The Leukaemia Foundation’s Reconciliation Action Plan
We envision a society that demonstrates deep respect, care, and value for First Nations peoples, their rich heritage, and continuing culture.
We also hope for First Nations peoples to experience equal health and wellbeing outcomes to the wider Australian community.
A commitment to make change
Our goal is to achieve zero lives lost to blood cancer by 2035. This is particularly important for First Nations peoples whose access to best practice blood cancer treatment and care can be compounded by many factors.
In the 2020 National Strategic Action Plan for Blood Cancer, the Blood Cancer Taskforce recommended specific actions to address these issues.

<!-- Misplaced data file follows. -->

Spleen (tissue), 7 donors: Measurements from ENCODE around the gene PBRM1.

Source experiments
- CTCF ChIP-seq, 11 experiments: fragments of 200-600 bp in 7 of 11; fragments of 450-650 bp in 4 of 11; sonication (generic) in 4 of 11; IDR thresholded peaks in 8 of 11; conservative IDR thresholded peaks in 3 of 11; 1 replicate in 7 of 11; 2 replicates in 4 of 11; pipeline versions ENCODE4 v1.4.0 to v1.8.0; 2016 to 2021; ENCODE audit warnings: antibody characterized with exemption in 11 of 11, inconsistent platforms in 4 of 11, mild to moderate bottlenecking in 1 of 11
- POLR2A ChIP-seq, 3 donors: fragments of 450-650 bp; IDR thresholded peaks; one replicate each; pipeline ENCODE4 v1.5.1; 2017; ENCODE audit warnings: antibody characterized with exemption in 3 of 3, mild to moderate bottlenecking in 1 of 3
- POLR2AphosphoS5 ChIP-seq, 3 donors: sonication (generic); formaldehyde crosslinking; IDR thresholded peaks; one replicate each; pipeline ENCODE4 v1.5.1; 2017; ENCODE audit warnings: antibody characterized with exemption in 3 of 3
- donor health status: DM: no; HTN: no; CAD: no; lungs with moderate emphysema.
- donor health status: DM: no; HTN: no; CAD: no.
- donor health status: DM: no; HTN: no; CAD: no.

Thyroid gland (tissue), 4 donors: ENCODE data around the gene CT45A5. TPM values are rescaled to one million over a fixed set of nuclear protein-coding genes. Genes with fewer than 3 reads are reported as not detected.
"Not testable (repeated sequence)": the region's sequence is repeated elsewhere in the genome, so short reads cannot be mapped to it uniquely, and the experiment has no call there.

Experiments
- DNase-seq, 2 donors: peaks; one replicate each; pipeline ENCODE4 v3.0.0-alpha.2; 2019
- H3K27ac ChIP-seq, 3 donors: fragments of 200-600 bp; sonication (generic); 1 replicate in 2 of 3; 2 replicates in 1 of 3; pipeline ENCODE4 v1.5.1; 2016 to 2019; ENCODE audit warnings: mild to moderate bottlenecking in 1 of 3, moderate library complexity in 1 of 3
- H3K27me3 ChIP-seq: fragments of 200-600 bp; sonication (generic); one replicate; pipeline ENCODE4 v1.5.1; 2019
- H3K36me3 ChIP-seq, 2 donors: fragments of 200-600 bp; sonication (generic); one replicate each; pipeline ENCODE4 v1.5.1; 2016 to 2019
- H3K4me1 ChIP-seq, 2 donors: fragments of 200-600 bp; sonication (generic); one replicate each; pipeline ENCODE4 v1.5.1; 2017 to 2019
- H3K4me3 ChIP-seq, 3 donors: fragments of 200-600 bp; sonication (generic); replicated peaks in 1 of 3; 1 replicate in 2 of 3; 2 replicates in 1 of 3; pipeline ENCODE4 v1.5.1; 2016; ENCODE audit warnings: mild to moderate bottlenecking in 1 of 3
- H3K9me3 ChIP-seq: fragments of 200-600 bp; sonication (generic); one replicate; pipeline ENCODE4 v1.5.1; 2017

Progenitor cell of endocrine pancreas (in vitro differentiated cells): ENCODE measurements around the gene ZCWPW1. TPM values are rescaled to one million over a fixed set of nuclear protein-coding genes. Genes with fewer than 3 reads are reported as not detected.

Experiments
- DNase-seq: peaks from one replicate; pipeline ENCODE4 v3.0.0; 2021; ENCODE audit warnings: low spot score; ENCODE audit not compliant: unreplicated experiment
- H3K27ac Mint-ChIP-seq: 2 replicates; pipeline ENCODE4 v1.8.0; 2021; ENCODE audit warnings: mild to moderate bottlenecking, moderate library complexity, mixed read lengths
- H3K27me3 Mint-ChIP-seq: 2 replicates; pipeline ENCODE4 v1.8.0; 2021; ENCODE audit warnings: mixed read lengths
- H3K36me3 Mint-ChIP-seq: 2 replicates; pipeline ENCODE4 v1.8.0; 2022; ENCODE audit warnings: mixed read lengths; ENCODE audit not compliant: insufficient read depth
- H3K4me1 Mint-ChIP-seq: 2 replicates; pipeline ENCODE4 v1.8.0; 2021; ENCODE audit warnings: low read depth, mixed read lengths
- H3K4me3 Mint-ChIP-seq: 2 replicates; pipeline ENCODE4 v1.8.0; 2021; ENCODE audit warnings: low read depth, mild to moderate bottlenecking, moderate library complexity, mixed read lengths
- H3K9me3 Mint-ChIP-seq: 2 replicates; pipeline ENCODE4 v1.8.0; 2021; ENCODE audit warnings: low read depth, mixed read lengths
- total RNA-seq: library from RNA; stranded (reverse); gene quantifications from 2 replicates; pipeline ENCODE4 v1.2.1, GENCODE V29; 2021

Through funding external research, and the introduction of a Reconciliation Action Plan, we can start to turn our goals into actions.
First Nations woman Sherma initially faced limited access to supportive care after she was diagnosed with an aggressive blood cancer.
“I saw a different doctor nearly every time I was there and wasn’t told much about anything,” Sherma remembers.
Garry’s acute myeloid leukaemia diagnosis nearly 20 years ago acted as a catalyst for him to find a “new path” – one that includes delivering cultural training and sharing stories about his life as an Aboriginal and/or Torres Strait Islander man.
Garry is also one of our ambassadors for Blood Cancer Month, a yearly awareness campaign designed to highlight the importance of delivering life-saving services and support to all people with a blood cancer, regardless of their ethnicity, age, diagnosis, or location.
The original artwork seen on this page and within the Reconciliation Action Plan has been created by Navada Currie, Mununjali woman and Graphic Designer at the Leukaemia Foundation.